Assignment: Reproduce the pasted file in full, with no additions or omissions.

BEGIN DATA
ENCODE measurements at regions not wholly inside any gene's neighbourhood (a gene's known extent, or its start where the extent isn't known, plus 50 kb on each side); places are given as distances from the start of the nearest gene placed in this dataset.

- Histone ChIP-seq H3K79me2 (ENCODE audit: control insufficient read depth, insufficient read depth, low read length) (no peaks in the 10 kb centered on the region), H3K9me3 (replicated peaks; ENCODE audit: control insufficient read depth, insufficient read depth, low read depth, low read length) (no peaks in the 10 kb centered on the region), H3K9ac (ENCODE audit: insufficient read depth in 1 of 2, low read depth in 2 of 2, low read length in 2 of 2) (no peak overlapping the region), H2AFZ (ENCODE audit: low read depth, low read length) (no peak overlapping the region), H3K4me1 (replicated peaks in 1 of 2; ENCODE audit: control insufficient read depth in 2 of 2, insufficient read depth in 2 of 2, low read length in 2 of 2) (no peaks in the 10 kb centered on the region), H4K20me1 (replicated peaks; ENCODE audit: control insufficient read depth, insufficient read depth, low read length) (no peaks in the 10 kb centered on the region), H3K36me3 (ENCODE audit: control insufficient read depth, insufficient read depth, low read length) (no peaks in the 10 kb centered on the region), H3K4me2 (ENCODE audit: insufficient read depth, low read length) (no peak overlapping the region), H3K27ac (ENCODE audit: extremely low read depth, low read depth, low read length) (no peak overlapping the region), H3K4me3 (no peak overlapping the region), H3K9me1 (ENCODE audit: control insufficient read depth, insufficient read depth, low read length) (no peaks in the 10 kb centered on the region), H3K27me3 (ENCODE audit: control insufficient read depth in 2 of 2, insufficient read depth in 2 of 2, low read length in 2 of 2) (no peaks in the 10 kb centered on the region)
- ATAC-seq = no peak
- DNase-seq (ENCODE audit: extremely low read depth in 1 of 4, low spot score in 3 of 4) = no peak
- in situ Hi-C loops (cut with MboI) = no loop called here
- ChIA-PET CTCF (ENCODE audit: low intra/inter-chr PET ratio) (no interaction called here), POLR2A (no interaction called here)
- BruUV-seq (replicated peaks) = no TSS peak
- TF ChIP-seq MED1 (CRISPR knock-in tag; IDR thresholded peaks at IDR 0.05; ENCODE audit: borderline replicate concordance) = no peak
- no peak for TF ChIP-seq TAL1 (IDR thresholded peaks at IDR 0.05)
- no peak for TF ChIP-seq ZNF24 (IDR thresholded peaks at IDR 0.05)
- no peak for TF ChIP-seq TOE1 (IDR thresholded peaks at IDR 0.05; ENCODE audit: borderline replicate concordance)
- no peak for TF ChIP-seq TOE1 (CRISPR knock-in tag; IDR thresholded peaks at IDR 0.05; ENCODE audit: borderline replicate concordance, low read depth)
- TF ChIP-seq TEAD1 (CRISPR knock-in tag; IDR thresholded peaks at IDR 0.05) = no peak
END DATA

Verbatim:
ENCODE measurements at regions not wholly inside any gene's neighbourhood (a gene's known extent, or its start where the extent isn't known, plus 50 kb on each side); places are given as distances from the start of the nearest gene placed in this dataset.

- Histone ChIP-seq H3K79me2 (ENCODE audit: control insufficient read depth, insufficient read depth, low read length) (no peaks in the 10 kb centered on the region), H3K9me3 (replicated peaks; ENCODE audit: control insufficient read depth, insufficient read depth, low read depth, low read length) (no peaks in the 10 kb centered on the region), H3K9ac (ENCODE audit: insufficient read depth in 1 of 2, low read depth in 2 of 2, low read length in 2 of 2) (no peak overlapping the region), H2AFZ (ENCODE audit: low read depth, low read length) (no peak overlapping the region), H3K4me1 (replicated peaks in 1 of 2; ENCODE audit: control insufficient read depth in 2 of 2, insufficient read depth in 2 of 2, low read length in 2 of 2) (no peaks in the 10 kb centered on the region), H4K20me1 (replicated peaks; ENCODE audit: control insufficient read depth, insufficient read depth, low read length) (no peaks in the 10 kb centered on the region), H3K36me3 (ENCODE audit: control insufficient read depth, insufficient read depth, low read length) (no peaks in the 10 kb centered on the region), H3K4me2 (ENCODE audit: insufficient read depth, low read length) (no peak overlapping the region), H3K27ac (ENCODE audit: extremely low read depth, low read depth, low read length) (no peak overlapping the region), H3K4me3 (no peak overlapping the region), H3K9me1 (ENCODE audit: control insufficient read depth, insufficient read depth, low read length) (no peaks in the 10 kb centered on the region), H3K27me3 (ENCODE audit: control insufficient read depth in 2 of 2, insufficient read depth in 2 of 2, low read length in 2 of 2) (no peaks in the 10 kb centered on the region)
- ATAC-seq = no peak
- DNase-seq (ENCODE audit: extremely low read depth in 1 of 4, low spot score in 3 of 4) = no peak
- in situ Hi-C loops (cut with MboI) = no loop called here
- ChIA-PET CTCF (ENCODE audit: low intra/inter-chr PET ratio) (no interaction called here), POLR2A (no interaction called here)
- BruUV-seq (replicated peaks) = no TSS peak
- TF ChIP-seq MED1 (CRISPR knock-in tag; IDR thresholded peaks at IDR 0.05; ENCODE audit: borderline replicate concordance) = no peak
- no peak for TF ChIP-seq TAL1 (IDR thresholded peaks at IDR 0.05)
- no peak for TF ChIP-seq ZNF24 (IDR thresholded peaks at IDR 0.05)
- no peak for TF ChIP-seq TOE1 (IDR thresholded peaks at IDR 0.05; ENCODE audit: borderline replicate concordance)
- no peak for TF ChIP-seq TOE1 (CRISPR knock-in tag; IDR thresholded peaks at IDR 0.05; ENCODE audit: borderline replicate concordance, low read depth)
- TF ChIP-seq TEAD1 (CRISPR knock-in tag; IDR thresholded peaks at IDR 0.05) = no peak